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Two tiny molecular layers in a liquid that traps carbon dioxide constantly swap places, influencing how much of the greenhouse gas is absorbed, according to scientists at DOE's Pacific Northwest National Laboratory, University of Wisconsin, and Louisiana Tech University.
The scientists made this discovery after building a computational model and studying the carbon capture liquid, known as BMIMF4.
Burning coal in power plants and industrial uses of fossil fuels generate significant amounts of carbon dioxide. Scientists and industry leaders want to remove carbon dioxide from emissions, preventing its access to the environment. One option is to pump the gaseous emissions through a liquid that traps only carbon dioxide, and not other gases. The study provides insights into the nanostructure of BMIMF4's surface.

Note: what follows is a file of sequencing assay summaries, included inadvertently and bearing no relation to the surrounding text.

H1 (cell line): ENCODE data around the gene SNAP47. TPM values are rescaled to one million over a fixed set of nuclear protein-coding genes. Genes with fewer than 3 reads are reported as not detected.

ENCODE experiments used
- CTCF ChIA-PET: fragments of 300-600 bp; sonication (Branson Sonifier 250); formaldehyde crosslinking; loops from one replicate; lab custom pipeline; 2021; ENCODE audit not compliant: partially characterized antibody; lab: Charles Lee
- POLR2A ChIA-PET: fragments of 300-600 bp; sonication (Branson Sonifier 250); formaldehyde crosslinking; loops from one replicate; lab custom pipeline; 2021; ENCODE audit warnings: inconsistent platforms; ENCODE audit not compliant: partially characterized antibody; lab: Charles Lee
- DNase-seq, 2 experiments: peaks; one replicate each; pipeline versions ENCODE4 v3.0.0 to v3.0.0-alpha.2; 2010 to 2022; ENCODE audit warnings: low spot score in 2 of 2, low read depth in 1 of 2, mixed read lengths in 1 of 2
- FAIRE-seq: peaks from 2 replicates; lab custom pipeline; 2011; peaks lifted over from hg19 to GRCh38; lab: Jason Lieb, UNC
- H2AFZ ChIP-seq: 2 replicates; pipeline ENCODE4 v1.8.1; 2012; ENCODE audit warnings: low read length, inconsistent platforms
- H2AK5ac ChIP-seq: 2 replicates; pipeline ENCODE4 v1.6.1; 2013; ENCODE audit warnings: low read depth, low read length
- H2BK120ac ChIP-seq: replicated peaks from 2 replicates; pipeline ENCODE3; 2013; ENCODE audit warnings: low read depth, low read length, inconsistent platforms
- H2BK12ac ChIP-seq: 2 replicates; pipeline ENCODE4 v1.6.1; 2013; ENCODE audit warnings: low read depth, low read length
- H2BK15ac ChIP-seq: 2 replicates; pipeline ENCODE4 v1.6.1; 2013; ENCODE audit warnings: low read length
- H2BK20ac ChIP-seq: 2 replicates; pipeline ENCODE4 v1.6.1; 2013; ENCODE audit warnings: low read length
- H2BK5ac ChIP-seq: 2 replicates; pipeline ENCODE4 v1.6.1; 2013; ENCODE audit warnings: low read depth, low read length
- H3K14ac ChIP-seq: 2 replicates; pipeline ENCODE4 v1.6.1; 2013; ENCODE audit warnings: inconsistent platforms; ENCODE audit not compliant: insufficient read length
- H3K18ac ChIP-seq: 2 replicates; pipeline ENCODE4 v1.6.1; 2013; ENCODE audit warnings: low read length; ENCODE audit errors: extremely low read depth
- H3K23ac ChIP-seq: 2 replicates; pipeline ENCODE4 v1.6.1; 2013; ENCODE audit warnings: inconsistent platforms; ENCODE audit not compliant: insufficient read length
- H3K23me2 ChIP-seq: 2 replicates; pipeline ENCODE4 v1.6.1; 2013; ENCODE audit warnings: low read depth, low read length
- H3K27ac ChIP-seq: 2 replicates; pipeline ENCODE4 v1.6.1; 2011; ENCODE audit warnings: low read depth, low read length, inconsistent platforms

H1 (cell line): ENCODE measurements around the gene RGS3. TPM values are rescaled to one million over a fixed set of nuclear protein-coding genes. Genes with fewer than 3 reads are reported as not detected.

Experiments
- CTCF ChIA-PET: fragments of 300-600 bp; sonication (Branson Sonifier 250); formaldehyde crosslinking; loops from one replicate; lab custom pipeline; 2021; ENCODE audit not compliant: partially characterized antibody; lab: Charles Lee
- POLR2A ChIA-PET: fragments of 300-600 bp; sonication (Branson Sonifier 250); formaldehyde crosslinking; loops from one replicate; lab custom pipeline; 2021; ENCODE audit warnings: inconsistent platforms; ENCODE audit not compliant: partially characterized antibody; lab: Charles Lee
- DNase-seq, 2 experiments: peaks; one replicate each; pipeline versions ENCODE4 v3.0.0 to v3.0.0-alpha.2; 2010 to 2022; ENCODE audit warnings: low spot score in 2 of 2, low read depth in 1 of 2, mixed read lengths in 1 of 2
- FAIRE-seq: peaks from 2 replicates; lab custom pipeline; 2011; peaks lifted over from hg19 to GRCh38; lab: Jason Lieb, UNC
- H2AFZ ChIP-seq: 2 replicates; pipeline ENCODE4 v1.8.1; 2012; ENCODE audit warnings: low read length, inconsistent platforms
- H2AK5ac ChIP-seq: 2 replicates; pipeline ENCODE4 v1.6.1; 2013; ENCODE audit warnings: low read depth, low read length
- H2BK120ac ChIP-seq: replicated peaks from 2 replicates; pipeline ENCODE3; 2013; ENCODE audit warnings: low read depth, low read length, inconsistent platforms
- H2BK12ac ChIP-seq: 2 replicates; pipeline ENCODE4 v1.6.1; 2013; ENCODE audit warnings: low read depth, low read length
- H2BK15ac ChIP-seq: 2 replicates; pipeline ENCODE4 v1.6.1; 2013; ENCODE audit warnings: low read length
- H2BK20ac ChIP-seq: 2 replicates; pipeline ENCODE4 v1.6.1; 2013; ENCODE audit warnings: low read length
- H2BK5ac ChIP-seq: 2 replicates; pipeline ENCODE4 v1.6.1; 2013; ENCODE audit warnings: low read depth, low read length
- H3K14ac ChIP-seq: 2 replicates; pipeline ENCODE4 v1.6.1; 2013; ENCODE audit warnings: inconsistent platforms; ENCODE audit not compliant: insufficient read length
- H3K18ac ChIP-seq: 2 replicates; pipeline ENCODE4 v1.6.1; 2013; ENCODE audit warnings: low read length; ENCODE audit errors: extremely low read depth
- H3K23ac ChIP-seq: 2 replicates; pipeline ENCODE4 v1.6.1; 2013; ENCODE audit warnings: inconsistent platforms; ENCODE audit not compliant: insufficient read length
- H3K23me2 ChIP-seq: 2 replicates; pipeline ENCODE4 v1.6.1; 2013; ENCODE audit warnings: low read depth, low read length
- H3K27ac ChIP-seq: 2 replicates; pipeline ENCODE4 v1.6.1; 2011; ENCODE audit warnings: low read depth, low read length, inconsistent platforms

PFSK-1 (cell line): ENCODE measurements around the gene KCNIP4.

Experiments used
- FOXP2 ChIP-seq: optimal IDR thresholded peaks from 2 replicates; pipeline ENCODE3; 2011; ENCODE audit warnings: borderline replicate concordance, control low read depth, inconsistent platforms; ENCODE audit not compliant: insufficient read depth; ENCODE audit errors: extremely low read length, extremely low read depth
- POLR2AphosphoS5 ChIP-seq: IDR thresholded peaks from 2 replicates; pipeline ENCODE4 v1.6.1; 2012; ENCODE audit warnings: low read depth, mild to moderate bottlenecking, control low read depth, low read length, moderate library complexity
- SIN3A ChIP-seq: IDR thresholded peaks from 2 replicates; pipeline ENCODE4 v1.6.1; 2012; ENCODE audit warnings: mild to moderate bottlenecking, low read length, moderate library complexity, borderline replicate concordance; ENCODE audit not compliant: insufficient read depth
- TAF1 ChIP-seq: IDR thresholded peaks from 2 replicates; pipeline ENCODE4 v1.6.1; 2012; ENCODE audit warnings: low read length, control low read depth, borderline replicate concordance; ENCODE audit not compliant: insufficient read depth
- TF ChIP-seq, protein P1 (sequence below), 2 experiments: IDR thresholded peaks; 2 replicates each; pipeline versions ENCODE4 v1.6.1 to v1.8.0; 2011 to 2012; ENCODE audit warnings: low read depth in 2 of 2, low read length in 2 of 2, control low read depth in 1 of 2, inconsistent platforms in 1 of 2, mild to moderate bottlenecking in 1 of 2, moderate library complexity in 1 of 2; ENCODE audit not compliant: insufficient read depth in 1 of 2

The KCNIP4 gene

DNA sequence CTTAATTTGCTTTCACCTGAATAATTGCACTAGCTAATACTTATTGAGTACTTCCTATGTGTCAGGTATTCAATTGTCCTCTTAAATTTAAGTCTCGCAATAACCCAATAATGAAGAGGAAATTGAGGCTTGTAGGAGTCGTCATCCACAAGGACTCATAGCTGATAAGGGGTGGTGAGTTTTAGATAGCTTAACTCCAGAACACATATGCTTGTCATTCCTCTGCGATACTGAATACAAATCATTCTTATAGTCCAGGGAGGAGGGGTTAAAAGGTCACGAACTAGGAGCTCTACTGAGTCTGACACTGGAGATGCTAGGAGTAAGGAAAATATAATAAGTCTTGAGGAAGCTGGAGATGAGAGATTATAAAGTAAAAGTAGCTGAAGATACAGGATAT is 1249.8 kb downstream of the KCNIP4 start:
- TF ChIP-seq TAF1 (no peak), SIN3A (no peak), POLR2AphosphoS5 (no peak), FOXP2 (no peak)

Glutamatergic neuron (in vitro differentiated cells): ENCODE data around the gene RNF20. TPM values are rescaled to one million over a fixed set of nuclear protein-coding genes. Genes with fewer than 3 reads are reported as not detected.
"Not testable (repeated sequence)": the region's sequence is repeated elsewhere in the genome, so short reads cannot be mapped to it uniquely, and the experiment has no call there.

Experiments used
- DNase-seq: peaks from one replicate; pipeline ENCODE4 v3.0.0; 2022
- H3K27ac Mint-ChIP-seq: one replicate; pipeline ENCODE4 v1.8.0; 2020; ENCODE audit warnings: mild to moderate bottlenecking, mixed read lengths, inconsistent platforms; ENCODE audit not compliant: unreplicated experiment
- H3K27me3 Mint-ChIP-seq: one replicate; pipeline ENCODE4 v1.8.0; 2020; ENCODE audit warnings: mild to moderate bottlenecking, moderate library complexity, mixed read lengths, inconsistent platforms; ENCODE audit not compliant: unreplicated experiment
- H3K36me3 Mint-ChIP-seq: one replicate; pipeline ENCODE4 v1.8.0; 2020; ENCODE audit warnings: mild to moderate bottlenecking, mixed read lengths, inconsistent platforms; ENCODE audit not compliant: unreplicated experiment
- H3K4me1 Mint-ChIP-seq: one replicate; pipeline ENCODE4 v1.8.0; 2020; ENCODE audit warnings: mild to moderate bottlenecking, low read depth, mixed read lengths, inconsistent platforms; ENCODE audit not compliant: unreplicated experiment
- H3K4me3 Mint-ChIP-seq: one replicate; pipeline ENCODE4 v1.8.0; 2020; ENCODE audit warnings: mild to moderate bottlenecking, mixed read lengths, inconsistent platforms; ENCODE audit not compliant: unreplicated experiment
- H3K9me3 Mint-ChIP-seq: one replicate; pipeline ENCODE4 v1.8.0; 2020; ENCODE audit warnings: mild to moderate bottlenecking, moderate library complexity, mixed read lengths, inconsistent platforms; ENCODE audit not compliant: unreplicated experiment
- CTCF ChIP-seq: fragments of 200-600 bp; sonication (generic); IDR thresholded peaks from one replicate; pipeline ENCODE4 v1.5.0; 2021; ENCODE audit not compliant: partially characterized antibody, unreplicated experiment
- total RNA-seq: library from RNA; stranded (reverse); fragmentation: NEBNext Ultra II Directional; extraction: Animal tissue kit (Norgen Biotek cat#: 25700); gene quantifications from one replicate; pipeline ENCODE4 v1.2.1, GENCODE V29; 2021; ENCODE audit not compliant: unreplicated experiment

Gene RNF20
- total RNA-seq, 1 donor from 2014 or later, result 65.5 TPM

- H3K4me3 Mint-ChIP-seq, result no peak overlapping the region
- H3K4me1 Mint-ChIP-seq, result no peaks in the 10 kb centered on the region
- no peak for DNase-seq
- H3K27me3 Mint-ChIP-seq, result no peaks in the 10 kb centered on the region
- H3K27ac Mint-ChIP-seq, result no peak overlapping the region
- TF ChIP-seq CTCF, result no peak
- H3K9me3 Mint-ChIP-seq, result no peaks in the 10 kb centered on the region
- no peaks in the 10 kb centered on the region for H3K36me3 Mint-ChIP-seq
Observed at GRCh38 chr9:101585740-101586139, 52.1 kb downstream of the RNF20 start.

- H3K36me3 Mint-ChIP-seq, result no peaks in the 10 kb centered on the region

"The surface is of particular interest because that's where carbon dioxide first encounters the charged, carbon capture liquid," said Dr. Liem Dang, a theoretical chemist at PNNL. DOE's Chemical Sciences, Geosciences and Biosciences Division of the Office of Basic Energy Sciences, PNNL's Energy Conversion Initiative and Laboratory Directed Research and Development, and the Louisiana Board of Regents Research Competitiveness Subprogram funded this work.
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